Lisbon offers many times more than just charming apartment buildings, romantic streets, or beautiful walking areas and walks on the water. Portugal’s capital is also a source of unusual sights worth exploring to fully understand the mentality of the inhabitants or tell your cliche friends about them.
According to legend, Lisbon was founded by the Greek traveler and hero Odysseus, who visited the Iberian regions during his long return from the Trojan War. Its original name, Ulissipo or Olissipo, then meant “enchanted port”. During the Roman period, starting from the second century AD, the city became one of the most important commercial centers on the peninsula and was renamed Felicitas Julia. However, after the time of imperial domination, they were taken over by the Moors. For three centuries the Muslims resisted the attacks of the Christian crusaders, losing the city in the first half of the twelfth century. Since 1252, the liberated agglomeration has received the status of the capital of the new kingdom of Portugal. The Renaissance marked a time for the development of his thalassocracy power for a coastal power. The nearby port of Belem is today considered the main starting point for pioneering geographical expeditions. Explorers have traveled from this city around the world, penetrating new lands in South America, Africa, and even blazing a new trail to India. The glorious event was intertwined with those embarrassing, like a series of anti-Semitic speeches that ended in the pogrom of the Jews in April 1506. The crisis occurred similarly to the entire region along with the earthquake. The catastrophe happened unexpectedly during a November night in 1755. Heavily damaged buildings were restored from ruins by the Marquis de Pombal, Sebastian Jose de Carvalho and Melo. In the nineteenth century, Lisbon was attacked by the army of Napoleon Bonaparte, and most of its treasures and buildings were looted, stolen or simply destroyed.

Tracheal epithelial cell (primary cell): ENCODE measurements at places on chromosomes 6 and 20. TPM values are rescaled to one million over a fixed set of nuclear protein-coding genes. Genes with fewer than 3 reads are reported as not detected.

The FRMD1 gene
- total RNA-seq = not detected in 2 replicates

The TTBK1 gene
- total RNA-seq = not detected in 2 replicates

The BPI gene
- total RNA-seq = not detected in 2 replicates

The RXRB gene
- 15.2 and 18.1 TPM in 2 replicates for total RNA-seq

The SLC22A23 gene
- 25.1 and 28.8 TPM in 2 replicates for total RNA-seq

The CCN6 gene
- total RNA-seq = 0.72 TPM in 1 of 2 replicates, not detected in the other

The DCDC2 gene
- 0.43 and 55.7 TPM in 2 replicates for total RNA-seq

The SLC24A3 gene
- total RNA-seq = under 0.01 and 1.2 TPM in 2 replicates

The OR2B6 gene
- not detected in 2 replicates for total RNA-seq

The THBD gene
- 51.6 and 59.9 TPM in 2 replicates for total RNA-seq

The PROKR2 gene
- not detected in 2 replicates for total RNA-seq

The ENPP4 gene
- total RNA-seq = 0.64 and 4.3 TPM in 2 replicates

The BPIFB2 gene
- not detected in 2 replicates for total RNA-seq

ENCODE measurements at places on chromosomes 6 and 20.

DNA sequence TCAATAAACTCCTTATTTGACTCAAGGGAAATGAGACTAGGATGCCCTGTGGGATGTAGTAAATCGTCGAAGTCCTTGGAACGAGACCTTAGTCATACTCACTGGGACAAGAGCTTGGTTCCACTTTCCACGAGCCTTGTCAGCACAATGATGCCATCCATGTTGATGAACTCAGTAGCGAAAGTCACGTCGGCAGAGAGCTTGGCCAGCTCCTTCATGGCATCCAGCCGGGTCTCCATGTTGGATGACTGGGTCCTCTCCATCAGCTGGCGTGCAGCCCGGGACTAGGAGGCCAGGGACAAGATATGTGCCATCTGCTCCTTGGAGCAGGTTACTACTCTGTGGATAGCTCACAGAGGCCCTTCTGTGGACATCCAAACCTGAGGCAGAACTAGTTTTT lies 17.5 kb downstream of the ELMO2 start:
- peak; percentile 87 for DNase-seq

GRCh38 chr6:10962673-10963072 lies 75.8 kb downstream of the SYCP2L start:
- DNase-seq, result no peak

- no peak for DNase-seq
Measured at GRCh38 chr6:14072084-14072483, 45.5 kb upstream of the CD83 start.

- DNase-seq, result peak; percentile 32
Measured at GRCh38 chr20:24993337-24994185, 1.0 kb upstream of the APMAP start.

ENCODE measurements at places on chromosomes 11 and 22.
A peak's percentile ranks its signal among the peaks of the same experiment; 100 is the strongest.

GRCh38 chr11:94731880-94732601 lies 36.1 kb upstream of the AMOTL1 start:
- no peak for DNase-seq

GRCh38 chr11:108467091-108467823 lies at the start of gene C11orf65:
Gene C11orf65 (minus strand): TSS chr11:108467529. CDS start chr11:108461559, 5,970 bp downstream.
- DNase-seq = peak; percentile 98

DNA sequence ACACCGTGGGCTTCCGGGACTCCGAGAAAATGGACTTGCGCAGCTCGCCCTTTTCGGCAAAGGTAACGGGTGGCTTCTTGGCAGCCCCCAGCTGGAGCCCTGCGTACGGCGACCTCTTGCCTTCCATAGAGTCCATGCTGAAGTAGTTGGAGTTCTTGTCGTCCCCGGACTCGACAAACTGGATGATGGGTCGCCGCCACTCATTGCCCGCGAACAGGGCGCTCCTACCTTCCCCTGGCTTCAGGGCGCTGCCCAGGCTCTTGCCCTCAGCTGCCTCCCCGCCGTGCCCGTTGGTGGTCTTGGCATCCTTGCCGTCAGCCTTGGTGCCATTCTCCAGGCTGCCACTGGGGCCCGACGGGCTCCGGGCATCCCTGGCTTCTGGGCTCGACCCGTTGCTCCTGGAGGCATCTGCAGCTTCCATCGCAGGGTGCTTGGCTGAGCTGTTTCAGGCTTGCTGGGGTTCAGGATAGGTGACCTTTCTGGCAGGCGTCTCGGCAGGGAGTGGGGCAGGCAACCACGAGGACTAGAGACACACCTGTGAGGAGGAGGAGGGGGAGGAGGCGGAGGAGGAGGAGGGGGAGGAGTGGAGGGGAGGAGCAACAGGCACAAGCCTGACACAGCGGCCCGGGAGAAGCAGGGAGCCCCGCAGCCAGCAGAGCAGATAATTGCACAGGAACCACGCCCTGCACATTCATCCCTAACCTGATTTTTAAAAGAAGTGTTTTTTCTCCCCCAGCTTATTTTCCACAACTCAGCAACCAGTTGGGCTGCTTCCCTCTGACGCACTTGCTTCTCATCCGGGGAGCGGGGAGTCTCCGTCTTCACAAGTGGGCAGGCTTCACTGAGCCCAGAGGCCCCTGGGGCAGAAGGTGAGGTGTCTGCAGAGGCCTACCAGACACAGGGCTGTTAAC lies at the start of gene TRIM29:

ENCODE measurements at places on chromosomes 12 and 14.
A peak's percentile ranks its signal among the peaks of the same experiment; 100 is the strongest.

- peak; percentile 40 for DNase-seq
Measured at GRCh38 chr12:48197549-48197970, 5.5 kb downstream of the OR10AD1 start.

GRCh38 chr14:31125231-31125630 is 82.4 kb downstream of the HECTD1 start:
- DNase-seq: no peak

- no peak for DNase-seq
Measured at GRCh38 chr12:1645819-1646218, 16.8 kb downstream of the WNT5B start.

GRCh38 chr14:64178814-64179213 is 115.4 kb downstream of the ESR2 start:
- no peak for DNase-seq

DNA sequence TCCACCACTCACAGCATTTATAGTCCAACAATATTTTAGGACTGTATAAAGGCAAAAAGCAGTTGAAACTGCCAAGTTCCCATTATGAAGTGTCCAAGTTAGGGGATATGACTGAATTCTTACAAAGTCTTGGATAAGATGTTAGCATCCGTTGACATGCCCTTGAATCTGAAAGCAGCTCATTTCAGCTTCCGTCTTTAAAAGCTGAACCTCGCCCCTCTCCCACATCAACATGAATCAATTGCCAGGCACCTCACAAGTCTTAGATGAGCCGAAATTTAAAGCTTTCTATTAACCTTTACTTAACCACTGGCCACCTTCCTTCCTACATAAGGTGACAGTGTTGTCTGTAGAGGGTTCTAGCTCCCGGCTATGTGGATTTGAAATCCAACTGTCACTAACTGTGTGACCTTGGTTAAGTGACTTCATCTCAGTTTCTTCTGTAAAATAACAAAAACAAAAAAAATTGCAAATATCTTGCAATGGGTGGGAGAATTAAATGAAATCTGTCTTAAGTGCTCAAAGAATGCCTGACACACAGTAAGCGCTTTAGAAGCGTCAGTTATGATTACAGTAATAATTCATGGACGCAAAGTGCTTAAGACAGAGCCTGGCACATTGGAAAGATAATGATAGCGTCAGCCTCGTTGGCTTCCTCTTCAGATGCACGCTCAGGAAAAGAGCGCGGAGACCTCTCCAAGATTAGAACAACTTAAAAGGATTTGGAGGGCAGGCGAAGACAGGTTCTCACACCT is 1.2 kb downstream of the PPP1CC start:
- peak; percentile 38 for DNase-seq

Lisbon is an incredible conglomeration of cultural environments. These attractions will allow you to appreciate the city while avoiding the crowds of tourists in the most popular places presented in the guides.
Lisbon Garden: Bordallo PinheiroIn the pretty, rather small garden at the Civic Museum, there are amazing installations in the form of giant porcelain works by the Portuguese artist Rafael Bordallo Pinheiro. Among the trees, shrubs and ponds, you can find images resembling snakes, lizards, toads, bees, crustaceans, mushrooms, cats. All exhibits were made of ceramics. On the other side is an art gallery, as well as souvenirs dedicated to the creator of the figure.
Chinese Pavilion – Carlos Lopes
Located in a 1901 building that used to be a grocery store, Carlos Lopes Bar is filled with personal collections of collectibles and, at least interesting items, currently filling the many showcases with curiosity. Rows of helmets and military uniforms, antique paintings, or shelves of antique dolls and figurines in each corner. Models of planes and boats suspended from dark ceilings intertwine with crystal chandeliers. Around the bar, china plates and antique mugs surround the unexpected figure of a British Palace guard on his way to ordering a delicious drink.
Lisbon Candle Shop
One ??of Lisbon’s hidden gems, the candle shop has been open since 1789. Given its age, it’s no wonder it’s considered one of the oldest wax jobs in the world. Das Vellas Loreto has been cared for by the same family for seven generations. You can feel the history hidden among old wood-paneled storefronts or chimes above the door. It’s easy to immerse yourself in the era of modernization of the Marquis de Pombal, which left its mark on the interior design of an apartment building or the corresponding interior.
Lisbon on the map